Except that her computer wouldn’t start. The battery was dead. It was the final straw, and she glared at the damned thing, contemplated hurling it to the floor, then settled for telling it what she thought of it, under her breath.
She heard a soft, masculine chuckle, and then a man’s voice.
“Here you go, darling,” he said.
Lara looked up. A man was standing in front of her. He was tall, he was probably what some women would call handsome, and if he thought she was in the mood for some fun and games, he was about to have his smug little smile stuffed right up his nose.
She drew herself up and looked at him as coldly as she could.
“I beg your pardon?”
But not coldly enough, apparently. His smile broadened and he shot a pointed look at the person seated in the chair next to hers. Lara lifted her brows. Obviously he was accustomed to having things his way. Well, she thought as the wimp beside her gave up his seat, this bozo was in for a big surprise.
“I am the answer to your prayers, Sugar,” her unwanted visitor said. He had a drawl of some kind. Not Southern; she knew Southern drawls. Western, maybe. That would explain the lean, rangy look to him, and those ridiculous cowboy boots.
“I am not named ‘Sugar,’” she said coldly. “You’re out of your league, cowboy. If those boots of yours are made for walking, you’d better let them walk.”
He grinned. It was, she had to admit, a nice grin on a nice face. Definitely handsome, if you liked men who looked as if they’d just ridden down from the hills, despite what had to be a hand-tailored suit and a Burberry raincoat. Not that any of that changed the fact that she wasn’t interested.
“Ah,” he said, “I see. You think this is just an old-fashioned pickup.”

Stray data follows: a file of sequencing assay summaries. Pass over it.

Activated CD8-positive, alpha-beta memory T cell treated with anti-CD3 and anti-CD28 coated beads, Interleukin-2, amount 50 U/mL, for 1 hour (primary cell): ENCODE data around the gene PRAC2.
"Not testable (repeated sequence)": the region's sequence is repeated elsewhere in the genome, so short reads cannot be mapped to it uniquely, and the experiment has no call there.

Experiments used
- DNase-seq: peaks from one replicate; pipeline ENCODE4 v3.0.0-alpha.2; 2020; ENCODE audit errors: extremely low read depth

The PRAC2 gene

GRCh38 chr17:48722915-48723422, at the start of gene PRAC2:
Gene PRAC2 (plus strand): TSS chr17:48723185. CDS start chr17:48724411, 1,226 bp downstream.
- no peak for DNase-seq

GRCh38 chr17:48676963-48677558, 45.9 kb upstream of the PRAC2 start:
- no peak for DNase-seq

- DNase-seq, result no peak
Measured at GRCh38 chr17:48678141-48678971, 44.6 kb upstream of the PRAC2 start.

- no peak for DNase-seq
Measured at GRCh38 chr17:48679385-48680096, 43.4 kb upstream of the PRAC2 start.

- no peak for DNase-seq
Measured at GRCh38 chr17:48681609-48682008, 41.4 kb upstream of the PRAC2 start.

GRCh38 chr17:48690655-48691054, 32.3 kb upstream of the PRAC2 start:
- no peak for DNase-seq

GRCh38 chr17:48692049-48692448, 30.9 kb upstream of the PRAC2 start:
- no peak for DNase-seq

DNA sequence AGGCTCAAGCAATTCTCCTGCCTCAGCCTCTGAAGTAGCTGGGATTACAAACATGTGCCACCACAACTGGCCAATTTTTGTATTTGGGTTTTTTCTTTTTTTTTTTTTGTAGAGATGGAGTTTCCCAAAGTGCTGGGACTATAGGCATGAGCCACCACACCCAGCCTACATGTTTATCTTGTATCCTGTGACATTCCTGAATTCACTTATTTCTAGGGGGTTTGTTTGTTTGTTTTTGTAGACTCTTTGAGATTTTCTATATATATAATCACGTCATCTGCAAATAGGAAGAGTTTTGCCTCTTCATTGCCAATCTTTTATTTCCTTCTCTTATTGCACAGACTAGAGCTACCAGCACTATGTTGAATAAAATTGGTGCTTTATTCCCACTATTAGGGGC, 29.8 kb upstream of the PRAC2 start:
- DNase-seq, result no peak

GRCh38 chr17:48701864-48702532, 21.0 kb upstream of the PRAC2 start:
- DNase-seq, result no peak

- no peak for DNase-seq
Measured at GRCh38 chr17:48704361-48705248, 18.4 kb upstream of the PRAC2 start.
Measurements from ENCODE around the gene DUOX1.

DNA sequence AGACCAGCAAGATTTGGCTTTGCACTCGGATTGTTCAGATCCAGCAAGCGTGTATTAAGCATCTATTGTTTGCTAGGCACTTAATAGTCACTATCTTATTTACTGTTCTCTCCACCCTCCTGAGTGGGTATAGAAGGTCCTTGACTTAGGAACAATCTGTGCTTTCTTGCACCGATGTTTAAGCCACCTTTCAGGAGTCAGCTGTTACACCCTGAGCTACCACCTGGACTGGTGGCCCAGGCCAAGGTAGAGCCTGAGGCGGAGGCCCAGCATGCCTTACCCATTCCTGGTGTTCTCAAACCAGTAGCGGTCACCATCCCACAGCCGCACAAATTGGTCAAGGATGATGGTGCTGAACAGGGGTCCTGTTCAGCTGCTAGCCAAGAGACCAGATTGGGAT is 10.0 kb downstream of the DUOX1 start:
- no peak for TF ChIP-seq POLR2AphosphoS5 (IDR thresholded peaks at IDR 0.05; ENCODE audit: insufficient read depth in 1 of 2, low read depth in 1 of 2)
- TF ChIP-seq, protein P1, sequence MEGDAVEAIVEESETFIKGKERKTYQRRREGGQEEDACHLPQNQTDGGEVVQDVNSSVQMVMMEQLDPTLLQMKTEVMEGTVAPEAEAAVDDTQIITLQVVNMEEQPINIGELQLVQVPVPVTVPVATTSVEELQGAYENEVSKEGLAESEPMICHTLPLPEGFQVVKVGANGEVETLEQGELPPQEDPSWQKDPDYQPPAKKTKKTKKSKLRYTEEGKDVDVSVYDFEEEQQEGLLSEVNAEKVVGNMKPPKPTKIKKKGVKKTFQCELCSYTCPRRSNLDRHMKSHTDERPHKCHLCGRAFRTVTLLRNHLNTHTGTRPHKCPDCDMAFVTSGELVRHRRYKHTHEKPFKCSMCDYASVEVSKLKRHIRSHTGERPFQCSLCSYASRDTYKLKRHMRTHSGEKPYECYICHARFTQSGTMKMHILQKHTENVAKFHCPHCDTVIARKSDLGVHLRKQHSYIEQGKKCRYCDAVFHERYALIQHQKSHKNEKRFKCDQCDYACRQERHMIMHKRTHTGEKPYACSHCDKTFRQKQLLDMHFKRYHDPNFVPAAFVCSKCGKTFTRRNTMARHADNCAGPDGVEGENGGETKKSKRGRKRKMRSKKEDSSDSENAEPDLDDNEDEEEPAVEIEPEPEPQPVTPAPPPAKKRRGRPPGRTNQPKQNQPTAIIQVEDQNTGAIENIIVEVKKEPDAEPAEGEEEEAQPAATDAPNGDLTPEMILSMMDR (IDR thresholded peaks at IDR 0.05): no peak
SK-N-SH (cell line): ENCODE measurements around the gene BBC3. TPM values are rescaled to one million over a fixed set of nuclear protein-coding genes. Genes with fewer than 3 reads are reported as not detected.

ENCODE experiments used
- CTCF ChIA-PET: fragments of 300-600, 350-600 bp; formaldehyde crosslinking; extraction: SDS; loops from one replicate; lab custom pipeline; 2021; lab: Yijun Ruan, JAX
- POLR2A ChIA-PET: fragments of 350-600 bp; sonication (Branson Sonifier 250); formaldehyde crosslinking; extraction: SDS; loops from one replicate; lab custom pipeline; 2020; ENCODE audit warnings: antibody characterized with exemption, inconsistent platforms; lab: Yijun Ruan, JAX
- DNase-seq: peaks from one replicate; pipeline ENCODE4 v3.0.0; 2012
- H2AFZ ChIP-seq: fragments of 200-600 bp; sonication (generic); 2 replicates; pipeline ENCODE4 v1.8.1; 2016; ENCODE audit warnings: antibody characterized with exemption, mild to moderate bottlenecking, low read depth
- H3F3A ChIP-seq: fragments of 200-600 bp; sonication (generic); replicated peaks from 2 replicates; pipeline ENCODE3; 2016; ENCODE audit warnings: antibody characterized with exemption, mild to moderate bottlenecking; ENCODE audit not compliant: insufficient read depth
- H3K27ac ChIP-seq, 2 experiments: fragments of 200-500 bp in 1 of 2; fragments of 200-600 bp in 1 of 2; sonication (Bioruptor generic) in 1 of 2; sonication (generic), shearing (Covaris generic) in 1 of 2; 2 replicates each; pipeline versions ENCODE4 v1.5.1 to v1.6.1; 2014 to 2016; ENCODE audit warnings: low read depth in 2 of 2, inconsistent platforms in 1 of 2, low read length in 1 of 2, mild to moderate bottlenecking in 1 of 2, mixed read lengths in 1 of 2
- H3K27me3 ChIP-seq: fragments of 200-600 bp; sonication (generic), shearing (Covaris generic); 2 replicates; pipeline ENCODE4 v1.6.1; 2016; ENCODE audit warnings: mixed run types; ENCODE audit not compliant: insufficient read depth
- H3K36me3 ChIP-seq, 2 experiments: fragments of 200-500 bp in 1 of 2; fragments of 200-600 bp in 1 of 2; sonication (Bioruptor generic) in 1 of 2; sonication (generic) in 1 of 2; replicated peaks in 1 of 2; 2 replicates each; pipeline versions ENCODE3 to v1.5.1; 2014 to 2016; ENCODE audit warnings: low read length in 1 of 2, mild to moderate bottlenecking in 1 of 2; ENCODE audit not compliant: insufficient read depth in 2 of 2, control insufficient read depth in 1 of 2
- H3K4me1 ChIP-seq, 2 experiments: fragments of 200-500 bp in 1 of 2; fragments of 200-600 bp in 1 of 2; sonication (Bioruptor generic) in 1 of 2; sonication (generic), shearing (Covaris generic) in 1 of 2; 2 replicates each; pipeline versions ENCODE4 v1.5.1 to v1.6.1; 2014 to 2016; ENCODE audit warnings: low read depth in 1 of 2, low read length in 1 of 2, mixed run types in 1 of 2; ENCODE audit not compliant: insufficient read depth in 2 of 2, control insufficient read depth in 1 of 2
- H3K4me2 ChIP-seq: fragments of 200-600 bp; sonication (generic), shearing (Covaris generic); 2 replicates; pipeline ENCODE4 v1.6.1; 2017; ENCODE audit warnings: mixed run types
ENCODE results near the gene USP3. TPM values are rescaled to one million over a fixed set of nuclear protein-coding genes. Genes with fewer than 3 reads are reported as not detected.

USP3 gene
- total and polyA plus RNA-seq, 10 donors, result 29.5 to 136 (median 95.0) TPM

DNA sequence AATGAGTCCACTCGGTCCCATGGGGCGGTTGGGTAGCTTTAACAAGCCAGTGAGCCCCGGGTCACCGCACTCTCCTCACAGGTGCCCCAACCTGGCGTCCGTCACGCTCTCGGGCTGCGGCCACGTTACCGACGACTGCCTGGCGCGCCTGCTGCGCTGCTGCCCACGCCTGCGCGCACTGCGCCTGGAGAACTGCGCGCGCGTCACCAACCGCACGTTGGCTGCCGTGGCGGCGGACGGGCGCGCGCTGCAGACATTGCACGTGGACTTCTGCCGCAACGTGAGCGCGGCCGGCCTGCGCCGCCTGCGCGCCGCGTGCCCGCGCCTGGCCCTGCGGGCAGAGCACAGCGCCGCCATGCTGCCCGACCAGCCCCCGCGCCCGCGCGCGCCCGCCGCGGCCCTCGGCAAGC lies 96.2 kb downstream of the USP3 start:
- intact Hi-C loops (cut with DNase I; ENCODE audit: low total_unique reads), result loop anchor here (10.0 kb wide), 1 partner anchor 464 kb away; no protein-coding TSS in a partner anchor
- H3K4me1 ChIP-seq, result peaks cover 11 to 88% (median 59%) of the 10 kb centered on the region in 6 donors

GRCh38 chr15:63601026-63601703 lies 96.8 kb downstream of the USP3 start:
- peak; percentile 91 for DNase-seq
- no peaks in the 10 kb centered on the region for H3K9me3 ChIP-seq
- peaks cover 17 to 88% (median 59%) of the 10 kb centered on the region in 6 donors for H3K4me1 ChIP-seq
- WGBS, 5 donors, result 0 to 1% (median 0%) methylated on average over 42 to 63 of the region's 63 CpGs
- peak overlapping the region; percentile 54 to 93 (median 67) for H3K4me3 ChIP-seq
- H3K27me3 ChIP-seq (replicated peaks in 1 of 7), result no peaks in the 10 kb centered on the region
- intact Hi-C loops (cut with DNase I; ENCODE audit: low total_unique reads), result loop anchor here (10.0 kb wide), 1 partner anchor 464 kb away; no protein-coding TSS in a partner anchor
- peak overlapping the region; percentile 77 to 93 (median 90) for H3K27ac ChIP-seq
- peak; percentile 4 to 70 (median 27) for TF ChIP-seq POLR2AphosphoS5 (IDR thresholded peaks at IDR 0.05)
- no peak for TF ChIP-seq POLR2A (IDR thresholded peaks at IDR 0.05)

Lara gave a wide-eyed stare. “My goodness,” she said sweetly, “isn’t it?”
The stranger sighed, as if she’d wounded him deeply. Then he opened his computer case and took out a battery. She saw, right away, it was the duplicate of hers.
“It’s painful to be misjudged, Sugar,” he said. “You need a battery for your computer and I just happen to have an extra. Now, does that sound like a pickup line to you?”
Of course it did. Lara started to tell him he was wasting his time. But his eyes were twinkling, and what was the harm in admitting she saw the humor in the situation? A few minutes of conversation might make the interminable delay seem less onerous.
“Yes,” she said, and smiled, to show she wasn’t really offended.
“Well, you’re right. But you have to admit, it’s creative.”
She laughed, and he laughed, and that was the way it all began.
“Hi,” he said, and held out his hand. “I’m Slade.”
She hesitated, then took his hand. “I’m Lara.”
A tiny electric jolt passed between them.
“Static electricity,” she said quickly, and pulled back her hand.
“Or something.” He smiled again. “I couldn’t help but overhear your, uh, your conversation. The one you were having with yourself. I didn’t actually hear what you called your dead battery, but I have a pretty good imagination.”
She laughed. “I’m afraid I wasn’t being very polite.”
“I’m serious about giving you that extra battery.”
“Thanks, but I can do without it.”
“Well, I’ll lend it to you, then. So you can check your e-mail, or whatever.”
“I did that, just before the stupid thing died. Actually it’s the ‘whatever’ part that I was going for.” She smiled. “I was going to play solitaire.”
His brows lifted. They were dark brows, winged a little at the ends, and went nicely with his black, silky-looking hair. “Computer solitaire. The wonder of the age,” he said with a dead-serious expression. “One card or three?”
“One, of course. Timed, with Vegas rules…”
“The deck with the palm trees?”
Lara laughed. “Uh-huh. I like that little face that appears, the one that grins when you least expect it.”
“Ah, the wonders of the chip,” the stranger said, and they fell into easy conversation—except she really wasn’t quite sure what either of them was saying.
She thought about that electrical jolt she’d felt when she’d put her hand in his. It hadn’t been static electricity at all; it had been a tingling sense of sexual awareness. She’d never felt it before but that didn’t mean she was incapable of recognizing it.
And why not? This man, this stranger named Slade, was, to put it simply, gorgeous.